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Magnetic resonance imaging in late pregnancy to improve labour and delivery outcomes – a systematic literature review



Magnetic resonance imaging (MRI) provides excellent soft tissue visualisation which may be useful in late pregnancy to predict labour outcome and maternal/neonatal birth trauma.


To study if MRI in late pregnancy can predict maternal and neonatal outcomes of labour and birth.


Systematic review of studies that performed MRI in late pregnancy or immediately postpartum. Studies were included if they imaged maternal pelvic or neonatal structures and assessed birth outcome. Meta-analysis was not performed due to the heterogeneity of studies.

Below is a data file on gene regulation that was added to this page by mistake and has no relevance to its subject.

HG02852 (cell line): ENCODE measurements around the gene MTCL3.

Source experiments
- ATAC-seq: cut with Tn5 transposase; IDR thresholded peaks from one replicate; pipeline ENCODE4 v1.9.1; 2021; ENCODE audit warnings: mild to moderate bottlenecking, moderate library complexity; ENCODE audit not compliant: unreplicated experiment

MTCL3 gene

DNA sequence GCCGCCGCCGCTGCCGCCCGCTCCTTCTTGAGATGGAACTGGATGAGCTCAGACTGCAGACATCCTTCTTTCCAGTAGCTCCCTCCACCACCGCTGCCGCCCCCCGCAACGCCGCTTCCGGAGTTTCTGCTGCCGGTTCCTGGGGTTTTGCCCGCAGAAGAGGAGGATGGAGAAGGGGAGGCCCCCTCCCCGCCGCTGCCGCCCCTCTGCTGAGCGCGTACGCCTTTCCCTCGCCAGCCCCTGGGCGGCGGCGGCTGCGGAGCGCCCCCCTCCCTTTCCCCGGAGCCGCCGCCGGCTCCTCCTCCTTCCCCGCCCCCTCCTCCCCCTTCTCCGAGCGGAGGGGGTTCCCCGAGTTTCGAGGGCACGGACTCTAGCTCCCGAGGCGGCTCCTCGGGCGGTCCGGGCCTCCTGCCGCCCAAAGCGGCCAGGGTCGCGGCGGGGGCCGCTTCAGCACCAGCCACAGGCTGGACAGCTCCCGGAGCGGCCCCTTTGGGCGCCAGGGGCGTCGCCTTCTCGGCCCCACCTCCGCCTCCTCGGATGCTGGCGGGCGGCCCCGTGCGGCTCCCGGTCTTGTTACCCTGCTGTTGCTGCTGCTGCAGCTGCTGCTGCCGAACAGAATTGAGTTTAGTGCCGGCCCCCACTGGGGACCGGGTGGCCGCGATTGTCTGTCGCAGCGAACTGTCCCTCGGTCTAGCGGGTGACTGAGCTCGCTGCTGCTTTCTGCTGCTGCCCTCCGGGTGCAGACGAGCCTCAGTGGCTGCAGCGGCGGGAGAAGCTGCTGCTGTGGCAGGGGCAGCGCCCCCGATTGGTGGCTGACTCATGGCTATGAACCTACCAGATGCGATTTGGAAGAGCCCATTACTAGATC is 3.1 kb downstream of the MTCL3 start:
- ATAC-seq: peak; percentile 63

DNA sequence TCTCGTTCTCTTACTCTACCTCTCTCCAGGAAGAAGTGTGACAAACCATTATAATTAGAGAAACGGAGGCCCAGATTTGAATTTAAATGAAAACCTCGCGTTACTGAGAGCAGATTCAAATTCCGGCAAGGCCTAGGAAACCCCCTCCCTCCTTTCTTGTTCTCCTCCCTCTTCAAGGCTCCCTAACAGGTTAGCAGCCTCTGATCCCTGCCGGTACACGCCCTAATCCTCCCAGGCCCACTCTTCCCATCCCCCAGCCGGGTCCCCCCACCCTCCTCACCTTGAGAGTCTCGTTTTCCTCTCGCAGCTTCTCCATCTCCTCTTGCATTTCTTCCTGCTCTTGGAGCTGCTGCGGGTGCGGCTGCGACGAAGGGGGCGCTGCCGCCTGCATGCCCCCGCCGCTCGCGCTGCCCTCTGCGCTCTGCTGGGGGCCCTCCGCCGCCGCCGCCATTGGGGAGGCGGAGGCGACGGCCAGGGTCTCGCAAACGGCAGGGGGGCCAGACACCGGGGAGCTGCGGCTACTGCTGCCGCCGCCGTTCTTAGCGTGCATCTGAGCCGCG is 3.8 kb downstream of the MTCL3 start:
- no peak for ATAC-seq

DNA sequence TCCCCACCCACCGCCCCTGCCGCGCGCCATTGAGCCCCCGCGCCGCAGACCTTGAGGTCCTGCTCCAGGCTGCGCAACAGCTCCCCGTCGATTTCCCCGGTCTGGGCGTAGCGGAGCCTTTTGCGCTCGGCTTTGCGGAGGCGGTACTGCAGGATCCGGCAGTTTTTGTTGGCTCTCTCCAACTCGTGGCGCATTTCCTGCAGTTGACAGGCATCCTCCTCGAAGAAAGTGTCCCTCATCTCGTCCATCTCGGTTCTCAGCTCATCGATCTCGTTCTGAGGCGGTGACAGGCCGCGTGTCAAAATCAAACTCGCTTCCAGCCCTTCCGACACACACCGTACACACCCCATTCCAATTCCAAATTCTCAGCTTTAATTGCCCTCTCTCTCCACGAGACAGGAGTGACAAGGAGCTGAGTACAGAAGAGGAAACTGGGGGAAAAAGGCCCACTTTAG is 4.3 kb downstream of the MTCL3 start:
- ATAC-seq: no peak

Eighteen studies were selected. Twelve studies explored the value of MRI pelvimetry measurement and its utility to predict cephalopelvic disproportion (CPD) and vaginal breech birth. Four explored cervical imaging in predicting time interval to birth. Two imaged women in active labour and assessed mouldability of the fetal skull. No marker of CPD had both high sensitivity and specificity for predicting labour outcome. The fetal pelvic index yielded sensitivities between 59 and 60%, and specificities between 34 to 64%. Similarly, although the sensitivity of the cephalopelvic disproportion index in predicting labour outcome was high (85%), specificity was only 56%. In women with breech presentation, MRI was demonstrated to reduce the rates of emergency caesarean section from 35 to 19%, and allowed better selection of vaginal breech birth. Live birth studies showed that the fetal head undergoes a substantial degree of moulding and deformation during cephalic vaginal birth, which is not considered during pelvimetry. There are conflicting studies on the role of MRI in cervical imaging and predicting time interval to birth.